Guide and Grading Rubric for Formal Lab Report Fall 2017
Students will complete one formal lab report.
Students will be prepared for the task by:
1) reading the assigned lab activities in the lab manual which are structured in a similar manner to the structure of scientific papers
2) completing the “Scientific Paper Tutorial On-Line Assignment”
3) listening to the lab instructor’s explanations of the expected content and format of the formal lab report and the grading rubric for the assignment
4) reading the “Writing a Lab Report” section of the lab manual
5) reading and understanding the grading rubric for this assignment (included at the end of this document) before writing the lab report
6) taking advantage of the individual assistance available from the lab instructor and the learning assistants
Students are not to copy each other’s graphs, figures, tables, illustrations or any written portion of the formal lab report. Students who engage in this activity will be considered to be in violation of the Honor Code and will be subject to its process and consequences. The minimum sanction recommended for a violation of the Honor Code will be a zero on the assignment. Students who are repeating this course may incorporate portions of their previous lab report into the current lab report provided that the new data is utilized and all sections are adjusted accordingly. A student who chooses to utilize this approach must keep in mind that plagiarism checking software will be able to compare the current report to
reports submitted in the past.
In other words, if a student plagiarized portions of their previously submitted report, it will be detected on the currently submitted report and will still be considered a violation of the Honor Code. The first version of the formal lab report will be graded via a peer-review process conducted during your lab class.
During lab class, each student will grade the formal lab reports of two of their classmates using the grading rubric. This means the each student will have their formal lab report graded by two of their classmates. The purpose of the peer-review process is to
1) provide an incentive for students to scrutinize, evaluate and understand the formal lab report grading rubric prior to their lab instructors using the grading rubric to grade the formal lab report,
2) give students the opportunity to learn from seeing examples of formal lab reports of different qualities, and
3) give students the opportunity to improve their formal lab report based on input from their peers prior to it being submitted for grading by the lab instructor.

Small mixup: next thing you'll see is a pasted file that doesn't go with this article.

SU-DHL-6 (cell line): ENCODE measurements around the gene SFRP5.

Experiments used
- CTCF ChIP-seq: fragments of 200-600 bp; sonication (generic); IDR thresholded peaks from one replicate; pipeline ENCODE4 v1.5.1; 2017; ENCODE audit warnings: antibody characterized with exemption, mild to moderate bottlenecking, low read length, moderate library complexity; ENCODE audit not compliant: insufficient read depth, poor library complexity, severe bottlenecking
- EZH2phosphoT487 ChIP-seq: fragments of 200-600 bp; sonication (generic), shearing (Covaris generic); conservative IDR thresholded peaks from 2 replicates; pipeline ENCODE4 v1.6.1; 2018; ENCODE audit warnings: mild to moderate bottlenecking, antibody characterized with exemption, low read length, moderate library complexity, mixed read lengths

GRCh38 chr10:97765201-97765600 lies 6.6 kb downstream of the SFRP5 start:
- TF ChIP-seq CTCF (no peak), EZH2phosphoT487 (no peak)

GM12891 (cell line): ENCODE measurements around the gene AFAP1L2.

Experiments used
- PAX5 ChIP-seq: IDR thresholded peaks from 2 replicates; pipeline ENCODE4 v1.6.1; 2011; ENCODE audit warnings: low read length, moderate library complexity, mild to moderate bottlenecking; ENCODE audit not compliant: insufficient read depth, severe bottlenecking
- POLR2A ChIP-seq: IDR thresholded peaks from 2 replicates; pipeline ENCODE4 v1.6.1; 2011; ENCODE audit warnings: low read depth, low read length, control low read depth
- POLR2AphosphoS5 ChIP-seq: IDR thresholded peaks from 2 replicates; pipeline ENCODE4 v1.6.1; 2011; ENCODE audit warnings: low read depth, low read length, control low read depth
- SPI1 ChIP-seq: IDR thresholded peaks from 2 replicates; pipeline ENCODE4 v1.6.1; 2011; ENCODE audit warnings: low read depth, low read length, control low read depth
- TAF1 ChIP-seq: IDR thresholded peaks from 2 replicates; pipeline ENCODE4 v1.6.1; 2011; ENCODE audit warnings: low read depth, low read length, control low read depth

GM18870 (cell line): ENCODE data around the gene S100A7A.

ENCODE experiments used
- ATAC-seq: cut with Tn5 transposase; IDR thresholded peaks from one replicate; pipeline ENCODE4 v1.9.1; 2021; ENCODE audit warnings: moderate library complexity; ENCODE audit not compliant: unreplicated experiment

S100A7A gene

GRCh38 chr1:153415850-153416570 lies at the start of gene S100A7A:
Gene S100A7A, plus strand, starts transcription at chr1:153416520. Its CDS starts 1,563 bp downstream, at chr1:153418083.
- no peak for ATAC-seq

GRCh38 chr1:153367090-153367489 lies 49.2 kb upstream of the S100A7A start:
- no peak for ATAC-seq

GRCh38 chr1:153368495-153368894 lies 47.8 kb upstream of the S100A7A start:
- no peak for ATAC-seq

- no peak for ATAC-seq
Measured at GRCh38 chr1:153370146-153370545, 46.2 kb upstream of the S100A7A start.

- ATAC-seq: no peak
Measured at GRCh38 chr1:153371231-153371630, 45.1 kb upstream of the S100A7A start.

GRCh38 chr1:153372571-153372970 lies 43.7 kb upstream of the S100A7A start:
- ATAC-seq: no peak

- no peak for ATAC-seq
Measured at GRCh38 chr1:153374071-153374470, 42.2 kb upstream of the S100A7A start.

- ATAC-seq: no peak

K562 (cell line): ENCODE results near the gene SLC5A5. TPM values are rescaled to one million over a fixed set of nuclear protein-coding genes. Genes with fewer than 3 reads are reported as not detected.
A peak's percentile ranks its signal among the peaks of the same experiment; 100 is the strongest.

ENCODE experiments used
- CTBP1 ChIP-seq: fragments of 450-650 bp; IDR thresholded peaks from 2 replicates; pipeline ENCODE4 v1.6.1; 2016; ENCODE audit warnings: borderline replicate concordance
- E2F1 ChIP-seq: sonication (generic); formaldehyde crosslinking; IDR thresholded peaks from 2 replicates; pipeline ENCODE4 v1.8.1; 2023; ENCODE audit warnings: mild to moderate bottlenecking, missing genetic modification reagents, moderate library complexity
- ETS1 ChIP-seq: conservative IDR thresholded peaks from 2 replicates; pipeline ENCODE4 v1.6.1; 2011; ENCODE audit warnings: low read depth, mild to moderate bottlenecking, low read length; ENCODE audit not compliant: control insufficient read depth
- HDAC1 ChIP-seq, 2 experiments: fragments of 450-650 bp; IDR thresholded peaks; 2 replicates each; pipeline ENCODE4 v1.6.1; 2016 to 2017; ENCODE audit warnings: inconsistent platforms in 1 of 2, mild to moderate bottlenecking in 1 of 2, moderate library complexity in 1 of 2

The grades that students receive on their formal lab report from their peers WILL NOT COUNT TOWARD THEIR FINAL GRADE ON THE FORMAL LAB REPORT! HOWEVER, THE PEER REVIEW PROCESS WILL BE THE ONLY OPPORTUNITY STUDENTS WILL HAVE TO RECEIVE FEEDBACK ON THE REPORT PRIOR TO IT BEING SUBMITTED FOR GRADING BY THEIR LAB INSTRUCTOR.
The purpose of the grades received from one’s peers is to give students a sense of the grade they might receive from the lab instructor grading the lab report with the same grading rubric used by the peers. Participating in the peer-review process will be worth 12 points of the 300 possible lab points, or 4%. Full credit for the peer-review process will be given for a student who is present on the day of peer-review, brings two hard-copies of their formal lab report, and reviews and grades (using the grading rubric) the formal lab reports of two peers in a thoughtful, thorough, conscientious manner.They can submit the formal lab report but they will not have the opportunity to receive feedback prior to the submission. Format and Content Requirements The following sections are required. Format and content requirements are summarized below. Please refer to “writing a lab report” in the lab manual and the grading rubric for additional detail.
General content and format information o Font: Times New Roman o Font size: 12 point o Tense: Past o Person: Not 1st o Margins: top and bottom = 1”; left and right sides = 1.25” o Writing style: Scientific o Sentence structure: Extremely well-developed o Grammar, punctuation, spelling: No more than two insignificant errors (meaning the errors do not detract from the message or interfere with reader’s comprehension o Minimum length: There is no minimum length for the lab report. The goal is to say everything that must be and should be said as concisely as possible.
o Section headings: Should be centered on the page before the beginning of each section. New sections do not need to begin on a new page, except that the abstract and literature cited sections will begin on new pages.
Section-based content and format information o Title Content: Title must be thoroughly descriptive of the experiment (not the assignment) Format: Title should appear on a cover page with title mid-way down the page, centered. At the bottom of the cover page, centered, student’s name should appear on its own line, followed on the next line by the name of the instructor (centered), followed on the next line by the lab section number (centered), followed on the next line by the date of submission. o Abstract: Content: A “miniature” version of the lab report that will contain enough information about the experiment for the reader to decide whether or not they should read the entire paper.